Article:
Baptists

A liberal Baptist preaching to Unitarians: Washington Post digs into racial conflicts (period)

A liberal Baptist preaching to Unitarians: Washington Post digs into racial conflicts (period)

From Day 1, folks here at GetReligion have urged newsrooms to pay more attention to liberal Christianity and other forms of liberal faith. There is, of course, lots of coverage of these groups when it comes to politics and social-justice issues. Progressive actions on sexuality make news. 

What is missing is what any of this has to do with the basic building blocks of religious faith and tradition. What do these liberal groups have to say about, well, doctrine?

With that in mind, let's turn to the long, intensely reported Washington Post feature that ran under this headline: "Prominent progressive D.C. church, accused of racism, tries to move on." The church at the heart of this story is All Souls Church Unitarian, a prominent congregation at or near the heart of progressive Beltway culture. Here is the overture:

One of the District’s best-known progressive congregations was locked for months this year in a very public conflict with its associate minister, who claimed she was mistreated and pushed out because she is black. Her supporters -- in the church and around the country -- spotlighted the case as an example of what, to them, liberal racism looks like, and vowed to keep it in the public eye until she got a better exit package.

The conflict at the 1,100-member All Souls Church Unitarian, known for nearly 200 years as a bastion of social justice activism, became fodder for debate about the nature of racism, and whether its pervasiveness will always seep into interactions and judgments even among people and institutions who say they are fixated on fighting it.

Now, three months after All Souls reached a private settlement with the Rev. Susan Newman Moore, the impacts of the dispute are still unfolding.

A few lines later, a very interesting word enters this discussion. Let us attend:

Moore has returned to the Baptist denomination in which she was ordained in the 1970s, and a few weeks ago the D.C. Baptist Convention held a “reaffirmation” ceremony for her, “as a binding of sore spots where wolves have taken a bite of you.”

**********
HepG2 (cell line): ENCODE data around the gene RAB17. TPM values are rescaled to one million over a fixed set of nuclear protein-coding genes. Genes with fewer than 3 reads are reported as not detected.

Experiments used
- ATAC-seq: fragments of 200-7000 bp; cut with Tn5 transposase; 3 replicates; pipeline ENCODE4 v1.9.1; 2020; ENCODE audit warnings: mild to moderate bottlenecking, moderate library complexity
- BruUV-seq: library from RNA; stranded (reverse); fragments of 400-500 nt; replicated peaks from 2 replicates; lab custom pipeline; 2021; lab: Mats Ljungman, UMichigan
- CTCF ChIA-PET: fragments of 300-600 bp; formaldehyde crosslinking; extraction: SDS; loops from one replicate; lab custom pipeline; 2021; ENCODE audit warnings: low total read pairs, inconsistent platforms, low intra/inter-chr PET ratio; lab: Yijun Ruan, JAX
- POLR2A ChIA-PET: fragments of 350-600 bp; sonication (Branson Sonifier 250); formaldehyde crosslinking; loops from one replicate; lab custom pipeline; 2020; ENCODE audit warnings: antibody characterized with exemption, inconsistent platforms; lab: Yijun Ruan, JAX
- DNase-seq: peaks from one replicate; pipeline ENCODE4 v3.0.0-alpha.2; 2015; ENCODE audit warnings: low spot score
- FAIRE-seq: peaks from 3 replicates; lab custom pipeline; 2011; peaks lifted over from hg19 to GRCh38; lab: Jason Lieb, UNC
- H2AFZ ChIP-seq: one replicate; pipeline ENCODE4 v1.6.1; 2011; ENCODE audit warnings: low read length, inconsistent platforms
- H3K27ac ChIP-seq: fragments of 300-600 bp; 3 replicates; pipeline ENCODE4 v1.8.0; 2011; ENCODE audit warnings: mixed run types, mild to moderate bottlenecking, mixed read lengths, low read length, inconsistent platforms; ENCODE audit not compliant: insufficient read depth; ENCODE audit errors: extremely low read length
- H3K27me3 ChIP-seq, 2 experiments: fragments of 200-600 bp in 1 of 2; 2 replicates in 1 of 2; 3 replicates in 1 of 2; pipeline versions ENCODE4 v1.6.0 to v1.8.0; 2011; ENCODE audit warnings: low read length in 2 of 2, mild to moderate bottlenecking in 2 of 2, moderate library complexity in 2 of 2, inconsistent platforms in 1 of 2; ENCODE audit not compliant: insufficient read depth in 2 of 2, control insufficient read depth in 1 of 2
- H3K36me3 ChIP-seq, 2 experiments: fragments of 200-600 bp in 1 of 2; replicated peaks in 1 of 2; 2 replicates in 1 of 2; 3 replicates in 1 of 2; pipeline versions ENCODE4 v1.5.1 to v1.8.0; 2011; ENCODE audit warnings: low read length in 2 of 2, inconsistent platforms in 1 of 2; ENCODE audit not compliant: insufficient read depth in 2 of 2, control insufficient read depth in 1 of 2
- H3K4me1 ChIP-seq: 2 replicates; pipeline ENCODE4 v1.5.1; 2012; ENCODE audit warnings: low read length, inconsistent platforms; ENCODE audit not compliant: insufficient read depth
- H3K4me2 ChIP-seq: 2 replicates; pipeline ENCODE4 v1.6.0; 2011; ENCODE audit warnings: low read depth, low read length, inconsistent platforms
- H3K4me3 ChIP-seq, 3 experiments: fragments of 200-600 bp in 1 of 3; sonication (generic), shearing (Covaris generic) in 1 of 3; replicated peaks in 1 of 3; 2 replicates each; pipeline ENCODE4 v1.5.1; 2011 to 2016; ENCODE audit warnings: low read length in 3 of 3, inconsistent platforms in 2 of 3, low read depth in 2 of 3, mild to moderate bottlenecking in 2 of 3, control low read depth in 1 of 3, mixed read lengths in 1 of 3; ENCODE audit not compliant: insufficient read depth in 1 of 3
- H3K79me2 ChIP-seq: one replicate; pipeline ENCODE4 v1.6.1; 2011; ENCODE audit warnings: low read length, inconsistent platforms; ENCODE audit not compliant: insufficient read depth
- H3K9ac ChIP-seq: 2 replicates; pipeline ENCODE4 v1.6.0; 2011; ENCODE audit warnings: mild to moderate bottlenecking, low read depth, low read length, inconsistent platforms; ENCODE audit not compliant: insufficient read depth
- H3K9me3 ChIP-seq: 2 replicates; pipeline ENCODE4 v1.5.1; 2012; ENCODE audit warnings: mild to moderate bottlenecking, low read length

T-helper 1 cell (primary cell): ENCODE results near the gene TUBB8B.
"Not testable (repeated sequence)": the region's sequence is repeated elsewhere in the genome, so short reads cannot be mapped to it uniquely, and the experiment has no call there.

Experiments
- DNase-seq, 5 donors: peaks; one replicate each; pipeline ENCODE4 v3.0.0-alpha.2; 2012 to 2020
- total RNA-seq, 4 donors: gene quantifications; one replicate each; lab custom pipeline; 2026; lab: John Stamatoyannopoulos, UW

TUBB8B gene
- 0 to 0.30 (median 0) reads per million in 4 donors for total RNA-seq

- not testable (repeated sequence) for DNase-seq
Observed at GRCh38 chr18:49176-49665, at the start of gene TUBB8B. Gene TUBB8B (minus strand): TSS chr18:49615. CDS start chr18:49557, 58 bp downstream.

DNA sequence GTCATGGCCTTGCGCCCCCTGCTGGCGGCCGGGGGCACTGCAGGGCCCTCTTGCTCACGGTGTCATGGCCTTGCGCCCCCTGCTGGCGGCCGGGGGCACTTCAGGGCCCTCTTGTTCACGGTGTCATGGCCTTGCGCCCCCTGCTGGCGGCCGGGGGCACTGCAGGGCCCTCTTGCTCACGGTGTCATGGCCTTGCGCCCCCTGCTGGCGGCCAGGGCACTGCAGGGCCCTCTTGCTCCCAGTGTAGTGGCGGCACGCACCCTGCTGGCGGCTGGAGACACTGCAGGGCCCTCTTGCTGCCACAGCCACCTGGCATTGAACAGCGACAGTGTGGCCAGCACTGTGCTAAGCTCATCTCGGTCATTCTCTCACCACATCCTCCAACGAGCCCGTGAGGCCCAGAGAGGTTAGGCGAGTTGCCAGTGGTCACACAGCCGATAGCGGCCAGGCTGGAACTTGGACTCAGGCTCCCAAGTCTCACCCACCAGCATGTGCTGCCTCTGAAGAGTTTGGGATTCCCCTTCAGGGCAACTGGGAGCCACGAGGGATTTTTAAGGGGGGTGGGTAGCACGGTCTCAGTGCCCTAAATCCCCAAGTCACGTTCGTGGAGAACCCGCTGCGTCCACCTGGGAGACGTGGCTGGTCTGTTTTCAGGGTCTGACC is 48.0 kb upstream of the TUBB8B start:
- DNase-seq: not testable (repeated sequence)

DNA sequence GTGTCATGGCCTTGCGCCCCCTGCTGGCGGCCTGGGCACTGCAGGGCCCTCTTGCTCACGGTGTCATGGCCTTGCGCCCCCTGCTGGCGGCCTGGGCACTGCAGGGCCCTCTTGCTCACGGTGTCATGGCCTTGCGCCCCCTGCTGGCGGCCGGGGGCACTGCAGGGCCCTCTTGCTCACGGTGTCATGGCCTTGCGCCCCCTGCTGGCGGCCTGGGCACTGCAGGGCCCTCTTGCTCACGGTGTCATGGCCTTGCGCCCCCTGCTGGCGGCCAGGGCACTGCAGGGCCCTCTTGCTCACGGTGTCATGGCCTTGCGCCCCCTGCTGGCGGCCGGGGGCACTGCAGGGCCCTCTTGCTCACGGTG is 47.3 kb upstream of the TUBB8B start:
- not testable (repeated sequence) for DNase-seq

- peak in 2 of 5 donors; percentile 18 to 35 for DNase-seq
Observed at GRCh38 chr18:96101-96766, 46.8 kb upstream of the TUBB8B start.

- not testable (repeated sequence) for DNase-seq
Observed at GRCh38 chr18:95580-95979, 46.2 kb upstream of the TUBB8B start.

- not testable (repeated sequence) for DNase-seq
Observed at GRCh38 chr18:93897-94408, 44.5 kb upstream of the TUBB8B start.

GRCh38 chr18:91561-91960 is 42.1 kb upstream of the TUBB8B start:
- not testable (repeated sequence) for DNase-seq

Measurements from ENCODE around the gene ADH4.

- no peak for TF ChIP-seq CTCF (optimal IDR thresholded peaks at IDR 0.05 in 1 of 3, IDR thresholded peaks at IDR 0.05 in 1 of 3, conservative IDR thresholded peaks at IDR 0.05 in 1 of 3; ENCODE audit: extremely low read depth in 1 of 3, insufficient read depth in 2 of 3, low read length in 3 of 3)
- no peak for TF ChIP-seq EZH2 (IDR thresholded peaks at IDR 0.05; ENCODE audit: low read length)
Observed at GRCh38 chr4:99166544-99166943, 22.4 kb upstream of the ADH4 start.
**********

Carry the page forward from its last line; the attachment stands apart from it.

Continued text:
You read that right. This prominent Unitarian Universalist preacher is a Baptist.

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Should 26 Texas Baptists massacred during Sunday worship be hailed as 'martyrs'?

Should 26 Texas Baptists massacred during Sunday worship be hailed as 'martyrs'?

DEANN’S QUESTION:

Are the congregants massacred in Sutherland Springs martyrs?

THE RELIGION GUY’S ANSWER:

A shooting rampage during Sunday worship at First Baptist Church in Sutherland Springs, Texas, took 26 lives (counting an unborn baby). It was the worst slaughter at a house of worship in American history, though such atrocities occur all too often at mosques or churches in strife-ridden Muslim lands.

The murderer -- “Religion Q & A” will not dignify him by using his name -- sprayed hundreds of bullets at helpless worshipers trapped in the pews, and may have especially targeted youngsters.

We usually think of a martyr as a brave Christian executed by authorities or slain otherwise for professing the faith or refusing to spurn it, as with the biblical St. Stephen (Acts 7:54-60).

Unlike Southern Baptists, Catholicism and Eastern Orthodox Christianity specialize in martyrology and have recognized as saints hundreds across the centuries who faced death for professing their faith. The Catholic church’s official definition:

“Martyrdom is the supreme witness given to the truth of the faith: It means bearing witness even unto death. The martyr bears witness to Christ who died and rose, to whom he is united by chrity. He bears witness to the truth of the faith and of Christian doctrine. He endures death through an act of fortitude” (Catechism #2473).

Understand that here “he” covers both genders.

A more succinct Russian Orthodox definition says “martyrdom is bearing witness to the truth of Christ and God’s church to the death.” Whether that’s the appropriate label for the Texas victims depends on the motives of both the killer and those killed.

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Hey CNN: To what does this 117-year-old Baptist deacon attribute her long, joyful life?

Hey CNN: To what does this 117-year-old Baptist deacon attribute her long, joyful life?

As one would expect, journalists paid quite a bit of attention to the recent death of 117-year-old Emma Morano -- believed to be the last living person born in the 19th century. BBC noted that she "attributed her longevity to her genetics and a diet of three eggs a day, two of them raw." She lived through 90 Italian governments.

The people who pay close attention to stories of this kind immediately focused on the next "supercentenarian" -- someone older than 110 -- in the record book. That would be 117-year-old Violet Mosse-Brown of Jamaica, who is believed to be the last living subject of Queen Victoria. Her son is 97. 

It is an unwritten tradition that news stories about the world's oldest humans must include this question: To what do you attribute your health and long life? In the case of Brown, it was interesting to note the role of faith in the coverage.

As one would expect, the denominational Baptist Press jumped into the faith details. And CNN? Using information from a Jamaican newspaper, CNN merely noted:

... There is no secret formula to Brown's long life. "Really and truly, when people ask what me eat and drink to live so long, I say to them that I eat everything, except pork and chicken, and I don't drink rum and them things," Brown told The Gleaner.